cone of cold: why not all the three? :D also, you may want the damage to ignore armor like a fireball.

chain lightning: do your players like friendly-fire? This could be the chance to get rid of it! Maybe reducing the damage to 3d6 ignores armor to every enemy on sight.

ninja: this could be a compendium class with lots of supernatural powers for dexterous characters! Like a Ghost has a cool concept and the choices are awesome to me, but, how does it work in the original system? I mean, has the thief always to roll? Or has the ability a per-day limit? (in which case you could add a third option on a 7-9: you can't do it again until you make camp) I didn't see there was a link :|

Hey, why exclude the ki pool right away?! It sounds A LOT like the Focus. Maybe you could find some inspiration: http://www.latorra.org/2012/07/10/the-battlemind/

Like, the Ninja has 3 focus, and on a 7-9, as a third option when using a ninja-focused move, he can choose to lose 1 focus.
« Last Edit: September 20, 2012, 06:29:17 AM by (not that) adam »
Oh, the things we tell ourselves to feel better about the long, dark nights.

*

noofy

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Re: So I decided to convert my 12th-level Pathfinder campaign to DW...
« Reply #4 on: September 20, 2012, 08:04:31 AM »
Sounds like a challenging concept Rakasha!

You have some cool ideas on translating the player's wants for the 'crossover', but I would suggest workshopping it as a group, a sort of 'first session' high level character generation. Its fine asking our opinions on what you've come up with, but I think the player's thoughts are far more important to facilitating the 'translation' smoothly.

DW is a collaborative storygame; sure the GM has a rather defined, somewhat traditional role, but the primary focus is to follow the principles and to be a fan of the characters by filling their lives full of adventure and never pre-planning a storyline.

The player's choices through their initial playbooks, bonds with other characters and subsequent advanced moves as they respond to the unfolding narrative. These 'flags' are what you are identifying from your player's pathfinder character's niche powers and items, which is good for such an ambitious transfer of systems! However, I think it would be helpful to look at the reward cycle and spend some time (as a group) translating the character's previous play history into current bonds that can be antagonised in the narrative.

I would also take advantage of the steadings rules, develop what is already known of the world (through past play). Heck, I would do this as a group too! Practice asking questions and building on the answers and draw it up on the map. Leave blanks and questions, these can develop into stakes as you start translating your factions, dangers and inpending dooms.

Anyways, keep us posted, it sounds intriguing, and I'm sure the gang will have a blast on Saturday :)

Re: So I decided to convert my 12th-level Pathfinder campaign to DW...
« Reply #5 on: September 20, 2012, 10:49:32 AM »
Wow, great feedback guys! Thanks!

@Krokus.Kraken:
I had an Oracle, but her RL job took her away from the table. The current PF party is: Sorcerer, Druid, Bard, Fighter / Horizon Walker, Ninja.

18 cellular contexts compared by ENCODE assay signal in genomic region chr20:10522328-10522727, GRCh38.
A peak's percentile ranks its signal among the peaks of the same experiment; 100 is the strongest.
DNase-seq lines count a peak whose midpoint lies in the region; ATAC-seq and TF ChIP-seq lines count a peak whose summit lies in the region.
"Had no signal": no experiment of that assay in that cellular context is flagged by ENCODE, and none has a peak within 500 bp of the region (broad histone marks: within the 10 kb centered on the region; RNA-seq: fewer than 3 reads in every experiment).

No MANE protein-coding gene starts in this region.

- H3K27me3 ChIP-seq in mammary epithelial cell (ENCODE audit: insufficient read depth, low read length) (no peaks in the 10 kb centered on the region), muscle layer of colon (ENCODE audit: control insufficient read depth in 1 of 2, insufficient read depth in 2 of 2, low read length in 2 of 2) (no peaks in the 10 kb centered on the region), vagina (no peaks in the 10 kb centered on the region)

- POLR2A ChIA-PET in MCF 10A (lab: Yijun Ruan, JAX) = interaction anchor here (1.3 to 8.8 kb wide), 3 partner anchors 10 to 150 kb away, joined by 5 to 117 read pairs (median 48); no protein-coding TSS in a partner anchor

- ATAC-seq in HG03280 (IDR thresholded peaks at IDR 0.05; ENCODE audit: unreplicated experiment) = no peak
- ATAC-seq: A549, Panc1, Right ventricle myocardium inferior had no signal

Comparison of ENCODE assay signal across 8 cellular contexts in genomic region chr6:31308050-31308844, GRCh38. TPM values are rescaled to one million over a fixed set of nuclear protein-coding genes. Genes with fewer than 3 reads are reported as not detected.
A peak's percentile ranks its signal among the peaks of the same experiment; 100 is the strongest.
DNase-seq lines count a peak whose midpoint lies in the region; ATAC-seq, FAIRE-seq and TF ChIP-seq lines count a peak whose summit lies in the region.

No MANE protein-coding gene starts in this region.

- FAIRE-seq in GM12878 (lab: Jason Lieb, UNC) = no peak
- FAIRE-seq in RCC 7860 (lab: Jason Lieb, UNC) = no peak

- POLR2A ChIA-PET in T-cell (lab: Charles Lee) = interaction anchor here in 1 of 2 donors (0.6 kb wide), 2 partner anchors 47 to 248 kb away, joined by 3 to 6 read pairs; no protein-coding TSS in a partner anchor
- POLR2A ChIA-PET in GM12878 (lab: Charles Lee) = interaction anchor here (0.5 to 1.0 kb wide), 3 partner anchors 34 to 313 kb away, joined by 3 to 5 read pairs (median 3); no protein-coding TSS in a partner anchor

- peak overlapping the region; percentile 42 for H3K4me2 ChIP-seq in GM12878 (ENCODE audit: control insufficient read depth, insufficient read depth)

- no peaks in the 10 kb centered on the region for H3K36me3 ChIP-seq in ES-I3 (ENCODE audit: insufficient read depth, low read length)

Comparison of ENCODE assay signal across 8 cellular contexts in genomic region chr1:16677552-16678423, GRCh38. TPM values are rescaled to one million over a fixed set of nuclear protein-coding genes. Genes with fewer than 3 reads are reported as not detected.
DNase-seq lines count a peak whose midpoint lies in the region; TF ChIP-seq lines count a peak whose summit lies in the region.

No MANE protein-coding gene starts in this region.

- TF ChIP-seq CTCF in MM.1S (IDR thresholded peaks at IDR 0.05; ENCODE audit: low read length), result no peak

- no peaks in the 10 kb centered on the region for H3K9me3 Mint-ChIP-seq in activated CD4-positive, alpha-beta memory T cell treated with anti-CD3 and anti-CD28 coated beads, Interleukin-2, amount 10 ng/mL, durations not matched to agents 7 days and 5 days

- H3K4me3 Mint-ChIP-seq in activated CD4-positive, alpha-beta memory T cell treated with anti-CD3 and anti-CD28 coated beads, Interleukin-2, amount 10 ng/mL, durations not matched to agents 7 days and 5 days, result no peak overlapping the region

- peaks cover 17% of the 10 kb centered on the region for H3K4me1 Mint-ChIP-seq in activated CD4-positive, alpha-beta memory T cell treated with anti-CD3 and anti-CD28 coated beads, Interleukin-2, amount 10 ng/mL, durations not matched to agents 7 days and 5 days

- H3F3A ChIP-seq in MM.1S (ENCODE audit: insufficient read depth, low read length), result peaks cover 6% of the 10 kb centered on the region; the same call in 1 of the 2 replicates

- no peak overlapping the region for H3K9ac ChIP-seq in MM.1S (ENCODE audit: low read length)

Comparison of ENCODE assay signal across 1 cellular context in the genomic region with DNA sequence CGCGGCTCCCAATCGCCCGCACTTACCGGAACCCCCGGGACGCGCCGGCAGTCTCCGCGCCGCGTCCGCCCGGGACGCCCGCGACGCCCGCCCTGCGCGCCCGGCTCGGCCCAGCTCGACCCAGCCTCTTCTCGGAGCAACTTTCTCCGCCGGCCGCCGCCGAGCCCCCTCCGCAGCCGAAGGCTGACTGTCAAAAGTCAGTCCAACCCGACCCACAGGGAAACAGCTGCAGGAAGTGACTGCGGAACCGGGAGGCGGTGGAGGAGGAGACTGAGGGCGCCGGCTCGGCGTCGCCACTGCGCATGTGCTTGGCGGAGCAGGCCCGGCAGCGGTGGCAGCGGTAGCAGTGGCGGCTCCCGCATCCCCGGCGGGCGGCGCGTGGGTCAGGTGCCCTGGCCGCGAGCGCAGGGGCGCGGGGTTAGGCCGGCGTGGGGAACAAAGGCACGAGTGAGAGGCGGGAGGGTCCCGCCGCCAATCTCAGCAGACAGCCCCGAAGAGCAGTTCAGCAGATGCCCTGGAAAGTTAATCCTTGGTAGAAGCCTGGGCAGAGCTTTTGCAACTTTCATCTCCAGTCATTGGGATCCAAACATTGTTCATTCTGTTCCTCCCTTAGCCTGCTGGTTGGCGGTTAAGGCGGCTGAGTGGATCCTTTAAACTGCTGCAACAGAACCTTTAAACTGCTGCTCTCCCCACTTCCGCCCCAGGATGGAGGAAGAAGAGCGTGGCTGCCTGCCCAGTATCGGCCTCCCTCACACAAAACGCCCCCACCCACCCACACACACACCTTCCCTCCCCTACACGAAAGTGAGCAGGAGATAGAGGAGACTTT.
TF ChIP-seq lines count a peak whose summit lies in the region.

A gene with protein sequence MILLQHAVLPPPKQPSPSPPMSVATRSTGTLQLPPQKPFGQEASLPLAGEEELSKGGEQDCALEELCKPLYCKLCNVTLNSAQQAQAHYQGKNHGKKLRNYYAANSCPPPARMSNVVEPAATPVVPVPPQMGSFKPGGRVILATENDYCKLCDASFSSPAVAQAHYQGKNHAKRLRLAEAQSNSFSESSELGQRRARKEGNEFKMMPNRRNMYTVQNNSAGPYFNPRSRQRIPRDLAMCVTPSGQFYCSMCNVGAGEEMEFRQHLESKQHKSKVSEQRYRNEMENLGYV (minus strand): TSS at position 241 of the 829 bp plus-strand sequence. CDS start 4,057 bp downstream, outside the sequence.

@Guns_n_Droids:
I originally had CoC that way and then thought it was underpowered, for some reason. Now that someone else brings it up it seems obvious that it should be in front. :P

@(not that) adam:
Sword of Eyes
Most definitely merging this with the fighter's signature weapon! I went through a couple of drafts before I arrived at the 11-12 result, and here's why: I started with 12+, but it felt to me like the ability would go off an awful lot. I'm a fan of the characters, but I also want this to feel special. Here are a couple ideas I'm floating:

  • on a 13+, your target's soul is sucked into the sword.
  • on a 12+, hold 1. You may have up to 3 hold. Spend 3 hold to suck the soul of a nearby enemy into the sword.

I think you're right about the 6-. I had already planned to have him defy danger to avoid it, I just wanted some language in there to let him know the possibility was there. No reason the fiction can't handle this.

Cone of Cold
All three seems a little powerful to me, but I think there's really no way a player is ever going to pick option 1 when she could go for 2 or 3. I'd prefer to raise the damage on this rather than ignore armor, since I'm doing that with Chain Lightning and Fireball already does it. Here's what I'm thinking instead:

Cone of Cold          Level 5, Evocation
You send a powerful blast of frigid air and ice from your fingertips in a cone in front of you. Every surface in the affected area is coated with thick, slippery ice. In addition, Choose one effect:
  • 1d4 creatures of the GM's choice in the affected area are frozen solid.
  • Deal 3d6 damage to everyone in the affected area.

Chain Lightning
You know, it's funny. My players actually do seem to like friendly fire. They're always dropping AoEs on each other and inviting other players to do so. I included this because 4d6 damage / ignores armor is pretty awesomely powerful. The trade-off is that it invites interesting tactical choices, which the grognards in my party relish. I think this spell is good as-is, but only playtesting will tell.

Ninja
I had a chat with my Ninja player last night, and we agreed that attempting to shoehorn him into thief with some extra moves just wouldn't pass muster. I'm going to read the Battlemind and take a crack at developing a new class.

@noofy
For sure! The collaborative nature of DW is one of the best things about the game, and I've been workshopping these rules with my players from day one in an ongoing email thread and separate conversations. When we get together this weekend we'll generate all the characters together and go through it.